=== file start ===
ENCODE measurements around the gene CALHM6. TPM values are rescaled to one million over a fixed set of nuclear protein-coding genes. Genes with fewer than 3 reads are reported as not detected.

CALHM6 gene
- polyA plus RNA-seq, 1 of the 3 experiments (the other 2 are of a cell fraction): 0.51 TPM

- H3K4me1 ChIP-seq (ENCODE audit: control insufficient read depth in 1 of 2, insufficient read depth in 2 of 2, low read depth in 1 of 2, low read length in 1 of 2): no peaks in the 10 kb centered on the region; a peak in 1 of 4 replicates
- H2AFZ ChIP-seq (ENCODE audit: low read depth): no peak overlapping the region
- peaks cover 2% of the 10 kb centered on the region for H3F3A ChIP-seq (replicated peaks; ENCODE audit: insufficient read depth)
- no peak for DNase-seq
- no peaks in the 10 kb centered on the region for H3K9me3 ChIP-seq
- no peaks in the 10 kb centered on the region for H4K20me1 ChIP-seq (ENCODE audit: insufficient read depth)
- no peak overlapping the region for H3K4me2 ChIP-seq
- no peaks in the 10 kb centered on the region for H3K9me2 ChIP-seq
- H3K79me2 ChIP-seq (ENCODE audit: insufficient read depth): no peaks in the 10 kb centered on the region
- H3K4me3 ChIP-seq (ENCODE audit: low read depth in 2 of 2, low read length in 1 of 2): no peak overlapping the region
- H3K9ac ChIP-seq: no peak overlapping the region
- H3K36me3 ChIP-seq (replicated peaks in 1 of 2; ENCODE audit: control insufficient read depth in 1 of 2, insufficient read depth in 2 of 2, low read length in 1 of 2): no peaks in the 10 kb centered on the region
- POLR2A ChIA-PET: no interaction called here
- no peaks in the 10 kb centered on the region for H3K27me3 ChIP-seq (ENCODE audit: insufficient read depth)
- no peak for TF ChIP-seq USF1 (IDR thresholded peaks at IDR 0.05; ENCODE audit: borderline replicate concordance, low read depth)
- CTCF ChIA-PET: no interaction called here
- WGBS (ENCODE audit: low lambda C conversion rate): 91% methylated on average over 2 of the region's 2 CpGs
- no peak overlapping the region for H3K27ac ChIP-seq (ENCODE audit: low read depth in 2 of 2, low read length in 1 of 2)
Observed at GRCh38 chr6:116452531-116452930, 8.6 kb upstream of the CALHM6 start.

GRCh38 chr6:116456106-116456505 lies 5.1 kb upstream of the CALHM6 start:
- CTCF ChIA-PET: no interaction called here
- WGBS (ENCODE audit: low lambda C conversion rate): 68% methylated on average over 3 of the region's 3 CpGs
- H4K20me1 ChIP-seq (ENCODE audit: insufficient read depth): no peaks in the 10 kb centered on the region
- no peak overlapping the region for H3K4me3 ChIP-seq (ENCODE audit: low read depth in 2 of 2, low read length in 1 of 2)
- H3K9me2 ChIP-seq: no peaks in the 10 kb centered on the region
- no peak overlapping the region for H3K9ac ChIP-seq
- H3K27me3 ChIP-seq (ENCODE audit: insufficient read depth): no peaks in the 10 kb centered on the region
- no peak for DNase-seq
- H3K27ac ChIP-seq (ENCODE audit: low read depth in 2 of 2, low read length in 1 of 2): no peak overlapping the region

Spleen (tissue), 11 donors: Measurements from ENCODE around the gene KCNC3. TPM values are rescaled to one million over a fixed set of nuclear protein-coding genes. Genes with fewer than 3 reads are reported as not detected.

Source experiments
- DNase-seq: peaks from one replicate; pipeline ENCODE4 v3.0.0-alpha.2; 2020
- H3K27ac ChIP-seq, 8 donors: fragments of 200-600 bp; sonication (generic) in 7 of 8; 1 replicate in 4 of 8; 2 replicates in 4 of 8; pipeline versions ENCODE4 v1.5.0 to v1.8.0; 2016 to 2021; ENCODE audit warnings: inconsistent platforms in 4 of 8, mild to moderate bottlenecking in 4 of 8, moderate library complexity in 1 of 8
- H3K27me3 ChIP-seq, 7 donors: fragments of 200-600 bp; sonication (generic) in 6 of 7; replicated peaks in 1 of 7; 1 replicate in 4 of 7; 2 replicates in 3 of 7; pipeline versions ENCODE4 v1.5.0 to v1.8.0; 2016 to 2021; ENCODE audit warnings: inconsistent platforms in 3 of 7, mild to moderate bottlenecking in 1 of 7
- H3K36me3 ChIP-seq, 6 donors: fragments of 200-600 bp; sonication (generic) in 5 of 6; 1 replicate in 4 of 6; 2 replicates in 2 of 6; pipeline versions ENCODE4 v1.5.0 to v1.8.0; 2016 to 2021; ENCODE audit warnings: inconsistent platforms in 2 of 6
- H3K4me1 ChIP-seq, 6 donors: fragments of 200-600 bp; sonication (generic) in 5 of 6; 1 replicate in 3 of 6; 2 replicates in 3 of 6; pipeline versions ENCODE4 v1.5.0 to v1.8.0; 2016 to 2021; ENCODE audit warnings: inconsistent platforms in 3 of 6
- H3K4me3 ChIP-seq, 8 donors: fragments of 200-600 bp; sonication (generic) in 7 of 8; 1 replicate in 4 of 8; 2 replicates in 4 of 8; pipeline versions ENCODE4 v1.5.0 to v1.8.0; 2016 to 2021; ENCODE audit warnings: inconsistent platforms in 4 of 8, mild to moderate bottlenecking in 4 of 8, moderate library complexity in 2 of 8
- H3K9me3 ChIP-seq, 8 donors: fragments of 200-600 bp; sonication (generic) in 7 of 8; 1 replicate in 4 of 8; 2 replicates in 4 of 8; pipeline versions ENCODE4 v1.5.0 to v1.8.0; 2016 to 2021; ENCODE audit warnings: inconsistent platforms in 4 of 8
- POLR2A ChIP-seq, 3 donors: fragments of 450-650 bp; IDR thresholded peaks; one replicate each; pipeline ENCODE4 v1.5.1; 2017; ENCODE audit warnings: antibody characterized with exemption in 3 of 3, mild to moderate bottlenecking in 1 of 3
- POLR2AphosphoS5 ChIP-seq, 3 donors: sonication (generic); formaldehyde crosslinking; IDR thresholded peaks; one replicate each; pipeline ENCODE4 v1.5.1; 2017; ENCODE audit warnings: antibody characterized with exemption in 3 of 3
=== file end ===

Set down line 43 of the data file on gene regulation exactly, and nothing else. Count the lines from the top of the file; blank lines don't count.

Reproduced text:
- POLR2AphosphoS5 ChIP-seq, 3 donors: sonication (generic); formaldehyde crosslinking; IDR thresholded peaks; one replicate each; pipeline ENCODE4 v1.5.1; 2017; ENCODE audit warnings: antibody characterized with exemption in 3 of 3